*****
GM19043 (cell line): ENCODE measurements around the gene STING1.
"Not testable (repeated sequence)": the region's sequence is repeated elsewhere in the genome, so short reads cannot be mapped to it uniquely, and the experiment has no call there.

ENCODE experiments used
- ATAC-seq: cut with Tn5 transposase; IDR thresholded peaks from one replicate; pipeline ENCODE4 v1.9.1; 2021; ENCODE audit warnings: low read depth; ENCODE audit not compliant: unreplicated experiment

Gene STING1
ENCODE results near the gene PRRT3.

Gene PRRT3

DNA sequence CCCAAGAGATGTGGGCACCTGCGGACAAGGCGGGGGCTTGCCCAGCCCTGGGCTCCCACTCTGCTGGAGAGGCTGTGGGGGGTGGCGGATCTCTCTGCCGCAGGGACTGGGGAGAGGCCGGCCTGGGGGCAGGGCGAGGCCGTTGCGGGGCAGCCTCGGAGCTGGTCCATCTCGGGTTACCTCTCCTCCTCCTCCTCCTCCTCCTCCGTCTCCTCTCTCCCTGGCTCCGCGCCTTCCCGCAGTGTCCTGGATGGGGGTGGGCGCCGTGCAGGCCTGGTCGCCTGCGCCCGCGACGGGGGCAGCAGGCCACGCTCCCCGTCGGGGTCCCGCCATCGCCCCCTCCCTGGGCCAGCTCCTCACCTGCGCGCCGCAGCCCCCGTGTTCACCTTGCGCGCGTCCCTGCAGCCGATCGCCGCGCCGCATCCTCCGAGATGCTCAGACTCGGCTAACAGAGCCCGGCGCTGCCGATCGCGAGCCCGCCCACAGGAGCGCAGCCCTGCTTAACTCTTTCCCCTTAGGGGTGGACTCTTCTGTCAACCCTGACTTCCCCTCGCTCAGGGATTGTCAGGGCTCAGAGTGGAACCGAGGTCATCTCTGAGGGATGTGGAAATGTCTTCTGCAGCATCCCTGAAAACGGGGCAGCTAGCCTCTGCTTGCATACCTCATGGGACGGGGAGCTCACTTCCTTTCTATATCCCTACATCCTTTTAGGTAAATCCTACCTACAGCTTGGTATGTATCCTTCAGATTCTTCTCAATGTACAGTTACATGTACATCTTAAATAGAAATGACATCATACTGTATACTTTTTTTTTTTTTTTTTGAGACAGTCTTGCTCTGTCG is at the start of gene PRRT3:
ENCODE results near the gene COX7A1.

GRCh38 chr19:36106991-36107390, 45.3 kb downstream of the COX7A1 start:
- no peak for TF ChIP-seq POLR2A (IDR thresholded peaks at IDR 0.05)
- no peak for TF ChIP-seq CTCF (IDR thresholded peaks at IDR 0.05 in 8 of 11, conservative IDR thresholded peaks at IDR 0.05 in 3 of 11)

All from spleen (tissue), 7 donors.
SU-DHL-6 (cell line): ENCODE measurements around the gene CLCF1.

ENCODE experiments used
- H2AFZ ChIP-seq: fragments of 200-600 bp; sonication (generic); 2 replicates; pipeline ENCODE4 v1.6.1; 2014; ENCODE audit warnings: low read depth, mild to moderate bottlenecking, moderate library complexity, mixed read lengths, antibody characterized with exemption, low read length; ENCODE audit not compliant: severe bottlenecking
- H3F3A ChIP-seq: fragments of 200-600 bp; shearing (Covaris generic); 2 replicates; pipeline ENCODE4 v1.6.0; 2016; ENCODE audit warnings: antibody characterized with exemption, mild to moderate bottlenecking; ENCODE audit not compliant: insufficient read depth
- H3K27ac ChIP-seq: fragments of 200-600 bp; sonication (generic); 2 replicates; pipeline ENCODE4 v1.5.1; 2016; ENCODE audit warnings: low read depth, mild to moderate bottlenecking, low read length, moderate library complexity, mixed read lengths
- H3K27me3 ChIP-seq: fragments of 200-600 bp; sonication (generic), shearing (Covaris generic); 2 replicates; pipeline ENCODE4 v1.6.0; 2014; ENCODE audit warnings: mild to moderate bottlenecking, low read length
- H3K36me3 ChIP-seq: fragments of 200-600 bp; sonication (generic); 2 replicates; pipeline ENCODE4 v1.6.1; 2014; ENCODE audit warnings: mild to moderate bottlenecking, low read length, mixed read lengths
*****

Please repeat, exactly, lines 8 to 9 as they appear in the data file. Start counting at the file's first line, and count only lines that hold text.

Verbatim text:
DNA sequence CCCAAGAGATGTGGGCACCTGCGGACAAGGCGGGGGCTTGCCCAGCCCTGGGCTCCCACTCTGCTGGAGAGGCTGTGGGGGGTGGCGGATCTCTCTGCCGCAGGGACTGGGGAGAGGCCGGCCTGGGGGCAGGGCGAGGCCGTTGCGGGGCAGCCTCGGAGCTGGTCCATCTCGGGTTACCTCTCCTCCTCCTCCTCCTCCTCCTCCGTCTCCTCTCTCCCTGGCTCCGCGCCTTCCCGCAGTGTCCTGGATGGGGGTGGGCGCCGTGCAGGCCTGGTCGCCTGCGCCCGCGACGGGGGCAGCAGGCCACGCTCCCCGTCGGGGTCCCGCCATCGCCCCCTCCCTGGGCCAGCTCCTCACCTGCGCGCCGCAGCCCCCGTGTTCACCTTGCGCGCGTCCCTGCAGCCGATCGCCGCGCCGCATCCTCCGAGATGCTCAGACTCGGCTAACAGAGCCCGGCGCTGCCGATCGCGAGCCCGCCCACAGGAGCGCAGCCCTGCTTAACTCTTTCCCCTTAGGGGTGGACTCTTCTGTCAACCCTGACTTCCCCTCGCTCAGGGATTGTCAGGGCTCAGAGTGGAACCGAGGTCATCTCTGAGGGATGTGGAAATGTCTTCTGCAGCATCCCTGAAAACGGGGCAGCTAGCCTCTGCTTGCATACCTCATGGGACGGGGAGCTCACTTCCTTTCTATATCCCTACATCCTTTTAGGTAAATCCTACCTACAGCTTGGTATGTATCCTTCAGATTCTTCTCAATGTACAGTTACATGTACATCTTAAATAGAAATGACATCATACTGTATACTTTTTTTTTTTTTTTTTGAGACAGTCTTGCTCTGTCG is at the start of gene PRRT3:
ENCODE results near the gene COX7A1.